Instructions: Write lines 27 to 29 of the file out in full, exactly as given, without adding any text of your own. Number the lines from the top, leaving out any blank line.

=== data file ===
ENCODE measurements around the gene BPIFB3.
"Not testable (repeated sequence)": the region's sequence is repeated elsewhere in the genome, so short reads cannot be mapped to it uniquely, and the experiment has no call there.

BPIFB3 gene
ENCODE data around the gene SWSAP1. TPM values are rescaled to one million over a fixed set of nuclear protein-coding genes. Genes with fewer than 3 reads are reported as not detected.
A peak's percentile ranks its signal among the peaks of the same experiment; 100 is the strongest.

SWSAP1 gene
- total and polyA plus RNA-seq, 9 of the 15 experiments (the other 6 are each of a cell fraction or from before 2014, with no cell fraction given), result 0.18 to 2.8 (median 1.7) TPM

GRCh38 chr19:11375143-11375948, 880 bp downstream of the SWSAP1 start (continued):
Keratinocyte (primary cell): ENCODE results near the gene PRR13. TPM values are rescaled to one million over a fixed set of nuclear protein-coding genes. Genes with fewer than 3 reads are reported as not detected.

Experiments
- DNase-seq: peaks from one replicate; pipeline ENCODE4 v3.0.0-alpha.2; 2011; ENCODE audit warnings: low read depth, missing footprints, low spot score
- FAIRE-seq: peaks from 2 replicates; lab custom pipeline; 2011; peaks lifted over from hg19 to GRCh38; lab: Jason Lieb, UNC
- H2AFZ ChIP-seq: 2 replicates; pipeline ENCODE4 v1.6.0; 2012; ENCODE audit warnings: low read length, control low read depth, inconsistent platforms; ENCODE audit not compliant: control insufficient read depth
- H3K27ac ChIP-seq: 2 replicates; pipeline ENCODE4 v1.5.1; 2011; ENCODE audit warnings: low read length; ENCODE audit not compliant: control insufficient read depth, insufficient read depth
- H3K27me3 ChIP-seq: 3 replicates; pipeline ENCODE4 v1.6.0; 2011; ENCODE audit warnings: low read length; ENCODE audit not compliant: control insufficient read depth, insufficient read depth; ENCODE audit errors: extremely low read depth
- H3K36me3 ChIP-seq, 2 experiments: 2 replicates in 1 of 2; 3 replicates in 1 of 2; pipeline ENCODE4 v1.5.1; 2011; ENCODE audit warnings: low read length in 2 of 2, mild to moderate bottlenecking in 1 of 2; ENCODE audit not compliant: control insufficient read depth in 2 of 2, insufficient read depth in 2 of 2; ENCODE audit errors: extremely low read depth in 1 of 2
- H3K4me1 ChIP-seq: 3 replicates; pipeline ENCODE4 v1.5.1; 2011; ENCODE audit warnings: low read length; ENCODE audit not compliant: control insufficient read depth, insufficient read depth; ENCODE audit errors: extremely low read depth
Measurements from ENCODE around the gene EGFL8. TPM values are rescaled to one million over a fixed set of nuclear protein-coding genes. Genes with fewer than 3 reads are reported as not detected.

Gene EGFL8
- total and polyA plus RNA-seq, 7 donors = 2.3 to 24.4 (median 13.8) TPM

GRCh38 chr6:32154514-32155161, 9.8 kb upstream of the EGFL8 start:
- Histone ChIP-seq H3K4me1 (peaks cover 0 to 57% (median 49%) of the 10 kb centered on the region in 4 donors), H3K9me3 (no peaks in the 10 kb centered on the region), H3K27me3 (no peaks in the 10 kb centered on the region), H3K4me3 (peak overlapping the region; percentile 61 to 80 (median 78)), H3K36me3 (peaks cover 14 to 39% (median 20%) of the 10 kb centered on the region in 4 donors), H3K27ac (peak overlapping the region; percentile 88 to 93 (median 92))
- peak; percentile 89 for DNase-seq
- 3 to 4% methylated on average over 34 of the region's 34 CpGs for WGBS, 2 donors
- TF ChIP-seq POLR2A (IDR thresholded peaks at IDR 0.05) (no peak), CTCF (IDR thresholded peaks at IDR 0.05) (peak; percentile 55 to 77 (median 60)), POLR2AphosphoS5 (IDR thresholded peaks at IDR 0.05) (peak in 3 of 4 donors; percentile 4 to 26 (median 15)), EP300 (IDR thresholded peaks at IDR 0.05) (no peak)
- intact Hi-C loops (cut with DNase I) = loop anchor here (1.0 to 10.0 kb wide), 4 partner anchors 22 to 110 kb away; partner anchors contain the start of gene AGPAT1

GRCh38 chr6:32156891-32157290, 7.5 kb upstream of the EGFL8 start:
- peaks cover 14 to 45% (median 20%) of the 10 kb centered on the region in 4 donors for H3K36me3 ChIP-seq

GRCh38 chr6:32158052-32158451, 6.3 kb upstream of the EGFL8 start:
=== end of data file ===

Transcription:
GRCh38 chr6:32156891-32157290, 7.5 kb upstream of the EGFL8 start:
- peaks cover 14 to 45% (median 20%) of the 10 kb centered on the region in 4 donors for H3K36me3 ChIP-seq

GRCh38 chr6:32158052-32158451, 6.3 kb upstream of the EGFL8 start: